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Olaudah Equiano. From the frontispiece of The Interesting Narrative of the Life of Olaudah Equiano, 1794. Courtesy of the Library of Congress (LC-USZ62-54026).


Equiano, Olaudah (1745–31 March 1797), sailor, abolitionist, and writer, also known as Gustavus Vassa, was born in eastern Nigeria, the son of an Ibo village chief. When he was eleven, people from another Ibo village captured Equiano and his sister, beginning a six-month period during which he was separated from his sister and sold from one master to another until he reached the coast. There Equiano’s African masters sold him to white slave traders headed for Barbados. From Barbados he traveled to Virginia, where he was bought by Henry Pascal, the captain of a British trading vessel. During the spring 1757 voyage to England, Pascal gave Equiano the name Gustavus Vassa, which he used throughout his life, yet Equiano still included his African name on the title page of his autobiography....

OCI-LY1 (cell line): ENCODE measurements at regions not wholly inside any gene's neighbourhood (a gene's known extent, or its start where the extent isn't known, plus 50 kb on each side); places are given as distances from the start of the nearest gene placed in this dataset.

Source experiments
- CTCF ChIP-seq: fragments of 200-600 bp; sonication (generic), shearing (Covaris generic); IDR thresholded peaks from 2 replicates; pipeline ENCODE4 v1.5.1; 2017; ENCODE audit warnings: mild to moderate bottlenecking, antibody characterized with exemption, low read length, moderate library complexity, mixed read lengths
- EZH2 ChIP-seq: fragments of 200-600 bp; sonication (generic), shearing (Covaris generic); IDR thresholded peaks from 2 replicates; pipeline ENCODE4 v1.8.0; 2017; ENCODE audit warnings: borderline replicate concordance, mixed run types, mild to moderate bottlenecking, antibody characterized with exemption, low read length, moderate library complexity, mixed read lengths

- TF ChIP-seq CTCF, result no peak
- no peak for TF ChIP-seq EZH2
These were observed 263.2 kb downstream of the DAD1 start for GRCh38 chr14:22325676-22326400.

Stuck, Hudson (11 November 1863–11 October 1920), Episcopal clergyman, social reformer, and author, was born in Paddington, England (a suburb of London), the son of James Stuck, a lumberyard foreman, and Jane Hudson. Upon completion of secondary education at King’s College, London, and service as secretary to the political maverick and businessman William Hall in Bristol, Stuck emigrated to the United States in 1885....